Wednesday, December 12, 2012

Review: The Casablanca Singles: 1974-1982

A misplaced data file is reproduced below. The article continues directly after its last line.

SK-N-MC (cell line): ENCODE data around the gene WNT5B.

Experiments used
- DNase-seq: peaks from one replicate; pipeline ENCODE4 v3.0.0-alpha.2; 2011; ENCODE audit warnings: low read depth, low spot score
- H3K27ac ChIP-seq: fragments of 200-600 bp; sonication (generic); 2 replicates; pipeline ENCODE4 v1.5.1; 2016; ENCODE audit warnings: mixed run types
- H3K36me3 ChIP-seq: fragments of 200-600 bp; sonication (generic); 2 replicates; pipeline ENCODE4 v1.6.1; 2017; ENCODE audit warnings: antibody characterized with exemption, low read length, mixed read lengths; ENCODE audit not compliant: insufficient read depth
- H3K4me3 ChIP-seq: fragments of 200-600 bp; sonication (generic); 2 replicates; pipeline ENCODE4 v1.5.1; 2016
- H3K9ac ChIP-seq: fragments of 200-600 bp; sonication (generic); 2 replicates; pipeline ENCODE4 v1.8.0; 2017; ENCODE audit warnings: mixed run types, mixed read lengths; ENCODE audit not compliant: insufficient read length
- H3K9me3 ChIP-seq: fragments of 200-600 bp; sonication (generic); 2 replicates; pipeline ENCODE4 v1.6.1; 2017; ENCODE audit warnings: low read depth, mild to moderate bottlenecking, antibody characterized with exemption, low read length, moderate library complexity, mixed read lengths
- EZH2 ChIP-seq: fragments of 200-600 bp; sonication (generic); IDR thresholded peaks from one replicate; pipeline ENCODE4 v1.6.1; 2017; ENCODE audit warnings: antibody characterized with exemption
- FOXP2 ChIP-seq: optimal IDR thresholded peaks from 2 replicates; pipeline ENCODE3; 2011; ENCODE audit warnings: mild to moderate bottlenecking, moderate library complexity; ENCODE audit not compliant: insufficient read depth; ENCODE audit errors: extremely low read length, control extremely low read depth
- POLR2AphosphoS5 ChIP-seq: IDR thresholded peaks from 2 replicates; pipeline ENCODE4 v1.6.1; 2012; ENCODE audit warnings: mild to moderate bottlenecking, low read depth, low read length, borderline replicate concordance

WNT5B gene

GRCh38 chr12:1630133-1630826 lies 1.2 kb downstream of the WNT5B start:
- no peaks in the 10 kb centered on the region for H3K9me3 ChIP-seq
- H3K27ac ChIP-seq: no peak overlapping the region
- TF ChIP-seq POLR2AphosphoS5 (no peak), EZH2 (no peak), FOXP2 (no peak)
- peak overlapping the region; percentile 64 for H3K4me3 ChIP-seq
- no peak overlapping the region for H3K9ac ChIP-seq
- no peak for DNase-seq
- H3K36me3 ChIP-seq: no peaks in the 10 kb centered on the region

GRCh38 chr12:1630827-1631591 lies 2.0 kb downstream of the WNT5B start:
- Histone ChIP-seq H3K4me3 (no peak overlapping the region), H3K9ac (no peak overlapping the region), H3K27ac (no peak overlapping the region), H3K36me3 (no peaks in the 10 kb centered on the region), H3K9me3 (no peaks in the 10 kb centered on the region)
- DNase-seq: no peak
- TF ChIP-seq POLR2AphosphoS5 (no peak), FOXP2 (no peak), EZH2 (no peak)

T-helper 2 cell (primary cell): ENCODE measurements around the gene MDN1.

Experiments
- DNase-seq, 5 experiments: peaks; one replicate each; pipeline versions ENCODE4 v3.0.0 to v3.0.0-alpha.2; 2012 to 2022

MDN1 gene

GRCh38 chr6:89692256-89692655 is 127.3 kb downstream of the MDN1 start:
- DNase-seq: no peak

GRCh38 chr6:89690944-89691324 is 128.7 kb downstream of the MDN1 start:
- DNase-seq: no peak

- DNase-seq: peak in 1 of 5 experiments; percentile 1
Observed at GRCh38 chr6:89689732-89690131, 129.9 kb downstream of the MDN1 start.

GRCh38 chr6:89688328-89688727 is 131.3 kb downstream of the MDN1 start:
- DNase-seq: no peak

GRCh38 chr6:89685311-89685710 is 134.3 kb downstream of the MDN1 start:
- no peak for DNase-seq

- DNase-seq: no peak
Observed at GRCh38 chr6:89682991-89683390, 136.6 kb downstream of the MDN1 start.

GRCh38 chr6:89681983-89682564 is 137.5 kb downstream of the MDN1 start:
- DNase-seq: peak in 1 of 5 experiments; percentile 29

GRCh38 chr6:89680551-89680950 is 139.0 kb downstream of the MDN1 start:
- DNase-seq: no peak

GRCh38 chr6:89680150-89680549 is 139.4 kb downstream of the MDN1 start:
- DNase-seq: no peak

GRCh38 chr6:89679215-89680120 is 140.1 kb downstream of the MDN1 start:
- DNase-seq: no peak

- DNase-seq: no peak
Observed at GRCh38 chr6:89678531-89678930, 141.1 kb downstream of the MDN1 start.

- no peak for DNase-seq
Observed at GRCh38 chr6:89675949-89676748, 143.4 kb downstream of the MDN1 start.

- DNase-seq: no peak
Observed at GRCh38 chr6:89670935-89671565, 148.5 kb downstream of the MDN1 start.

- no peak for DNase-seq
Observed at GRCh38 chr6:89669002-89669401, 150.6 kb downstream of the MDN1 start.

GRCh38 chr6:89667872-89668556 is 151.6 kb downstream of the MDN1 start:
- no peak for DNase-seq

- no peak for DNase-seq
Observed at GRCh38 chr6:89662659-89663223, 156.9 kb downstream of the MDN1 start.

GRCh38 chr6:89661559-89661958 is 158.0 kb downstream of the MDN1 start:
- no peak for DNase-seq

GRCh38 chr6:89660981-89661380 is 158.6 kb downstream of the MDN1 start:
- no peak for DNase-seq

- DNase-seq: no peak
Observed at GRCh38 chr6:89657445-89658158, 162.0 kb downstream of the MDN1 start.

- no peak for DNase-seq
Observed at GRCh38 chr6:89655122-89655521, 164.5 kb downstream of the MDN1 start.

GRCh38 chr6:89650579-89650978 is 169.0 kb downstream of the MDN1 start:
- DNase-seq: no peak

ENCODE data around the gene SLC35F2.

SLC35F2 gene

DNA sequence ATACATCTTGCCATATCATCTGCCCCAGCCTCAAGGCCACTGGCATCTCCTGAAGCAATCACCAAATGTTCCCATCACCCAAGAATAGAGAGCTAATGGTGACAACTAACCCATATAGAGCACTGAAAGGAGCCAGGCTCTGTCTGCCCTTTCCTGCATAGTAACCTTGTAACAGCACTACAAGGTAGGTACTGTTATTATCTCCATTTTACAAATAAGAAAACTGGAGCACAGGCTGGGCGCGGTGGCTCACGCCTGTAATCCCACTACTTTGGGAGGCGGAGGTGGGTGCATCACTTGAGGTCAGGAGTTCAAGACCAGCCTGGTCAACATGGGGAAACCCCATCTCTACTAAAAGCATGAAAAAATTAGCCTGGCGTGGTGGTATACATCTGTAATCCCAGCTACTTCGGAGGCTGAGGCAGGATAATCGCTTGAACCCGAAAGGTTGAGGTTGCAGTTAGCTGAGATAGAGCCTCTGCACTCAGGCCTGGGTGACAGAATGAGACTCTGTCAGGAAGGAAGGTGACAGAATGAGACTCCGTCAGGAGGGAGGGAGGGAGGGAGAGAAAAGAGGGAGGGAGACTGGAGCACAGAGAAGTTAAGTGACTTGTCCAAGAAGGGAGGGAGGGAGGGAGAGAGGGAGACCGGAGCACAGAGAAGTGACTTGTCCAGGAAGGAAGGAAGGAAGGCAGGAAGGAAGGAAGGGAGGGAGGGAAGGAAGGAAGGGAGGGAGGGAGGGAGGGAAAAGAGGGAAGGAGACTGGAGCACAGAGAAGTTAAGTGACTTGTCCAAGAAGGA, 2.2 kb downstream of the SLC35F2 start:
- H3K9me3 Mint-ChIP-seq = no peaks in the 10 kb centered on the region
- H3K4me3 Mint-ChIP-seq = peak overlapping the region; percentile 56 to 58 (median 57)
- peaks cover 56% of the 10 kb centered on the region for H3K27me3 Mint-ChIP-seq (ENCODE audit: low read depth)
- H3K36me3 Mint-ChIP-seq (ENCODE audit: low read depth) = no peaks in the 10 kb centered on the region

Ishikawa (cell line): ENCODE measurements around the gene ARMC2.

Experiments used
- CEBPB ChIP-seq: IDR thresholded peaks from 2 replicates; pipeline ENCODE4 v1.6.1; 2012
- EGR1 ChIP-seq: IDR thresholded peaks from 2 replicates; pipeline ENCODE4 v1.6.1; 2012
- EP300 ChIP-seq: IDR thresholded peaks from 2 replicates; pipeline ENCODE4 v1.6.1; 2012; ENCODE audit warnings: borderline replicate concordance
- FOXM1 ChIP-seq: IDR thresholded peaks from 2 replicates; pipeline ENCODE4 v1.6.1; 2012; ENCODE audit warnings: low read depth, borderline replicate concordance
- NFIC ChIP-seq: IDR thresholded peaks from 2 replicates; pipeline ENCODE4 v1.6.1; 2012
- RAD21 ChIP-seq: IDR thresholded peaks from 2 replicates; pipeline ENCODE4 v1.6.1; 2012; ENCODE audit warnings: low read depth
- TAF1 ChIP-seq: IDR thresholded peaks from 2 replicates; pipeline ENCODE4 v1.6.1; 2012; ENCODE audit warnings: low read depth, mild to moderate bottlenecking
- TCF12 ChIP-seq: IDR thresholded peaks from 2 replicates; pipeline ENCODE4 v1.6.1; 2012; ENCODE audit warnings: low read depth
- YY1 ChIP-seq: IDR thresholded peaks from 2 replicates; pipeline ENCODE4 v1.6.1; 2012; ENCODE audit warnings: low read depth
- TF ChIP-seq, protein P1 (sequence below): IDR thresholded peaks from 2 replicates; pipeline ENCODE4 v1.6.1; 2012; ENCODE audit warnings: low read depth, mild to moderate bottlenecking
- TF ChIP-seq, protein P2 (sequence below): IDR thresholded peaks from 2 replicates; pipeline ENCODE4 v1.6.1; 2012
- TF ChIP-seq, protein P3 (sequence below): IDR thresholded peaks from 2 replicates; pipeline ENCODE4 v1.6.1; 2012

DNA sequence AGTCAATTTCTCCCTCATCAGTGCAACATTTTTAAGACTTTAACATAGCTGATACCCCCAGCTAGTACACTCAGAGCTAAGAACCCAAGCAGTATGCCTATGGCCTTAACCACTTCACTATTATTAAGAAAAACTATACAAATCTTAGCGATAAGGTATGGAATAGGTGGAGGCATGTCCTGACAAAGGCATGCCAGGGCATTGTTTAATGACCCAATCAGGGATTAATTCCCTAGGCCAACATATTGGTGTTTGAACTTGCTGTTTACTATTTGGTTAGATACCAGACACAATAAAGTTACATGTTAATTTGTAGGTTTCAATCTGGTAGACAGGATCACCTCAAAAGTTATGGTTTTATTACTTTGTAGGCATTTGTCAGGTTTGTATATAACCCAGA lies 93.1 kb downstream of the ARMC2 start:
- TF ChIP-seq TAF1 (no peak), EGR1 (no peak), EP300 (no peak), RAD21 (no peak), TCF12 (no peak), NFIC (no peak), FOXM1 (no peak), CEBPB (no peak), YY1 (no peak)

Kiss were half-heavy metal band, half-circus act in their heyday, a time known as their "golden age" amongst fans, "the make-up era" to the rest the world, or 1974-1982 if you're being generous by a couple years on either end. Those happen to be the years the group were signed to Neil Bogart's label Casablanca Records, a successful '70s hypemachine that found success at the far ends of the pop spectrum with comic book heavy metal (Kiss) and disco (the Village People, Donna Summer, Lipps Inc., Irene Cara, and a truckload of producer-based acts). The Casablanca Singles: 1974-1982 collects all 29 singles Kiss released on Bogart's label, making them available on vinyl 7" or CD singles with picture sleeves from around the world faithfully reproduced (which in the case of 1974's "Nothin' to Lose" b/w "Love Theme from Kiss" means all-white promo packaging). Career-defining A-sides like "Rock and Roll All Nite," "Detroit Rock City," "Beth," "New York Groove" (officially an Ace Frehley track, but singles from all four of their 1978 solo albums are included), and even the disco-flavored "I Was Made for Loving You" are all on the track list thanks to the A-sides, which are also responsible for lesser-known gems like "Rocket Ride" and "C'mon and Love Me." The B-sides vary wildly as "Shock Me" sits on the back of "Christine Sixteen" like a bonus prize, while the great heavy metal rocker "Sweet Pain" is here thanks to the Japanese single of "Shout It Out Loud," but there's also the awkward and not-so-sexy "She's So European" and redundancy as well, with "Rock and Roll All Nite" showing up as a B-side twice, and an A-side once. Also, Kiss and Casablanca never looked at B-sides as a place to feature rare material, so expect album mixes for the most part, minus an early fade or two. Of course, this set isn't made for new or casual fans but rather veteran collectors seeking perfect reproduction and top-shelf presentation. On that level, The Casablanca Singles succeeds, coming in a hefty, well-done die-cut shadow box that, if dropped, could put a kink in your demon boots. An etched metal plate sits on the front, the booklet inserted features a history of the group's singles, and when it says "FREE Gene Simmons MASK INSIDE" on the outside of the "Radioactive" sleeve, it's the truth, with Paul, Ace, and Peter's masks included as well. Unnecessary? Yes it is, but it's twice as beautiful for anyone who held office in the Kiss Army back in the day. Consider the price and consider the fan, but don't lump this well-executed executive piece with odd ideas like the Kiss Kassket or the group's Kiss Him/Kiss Her line of fragrances.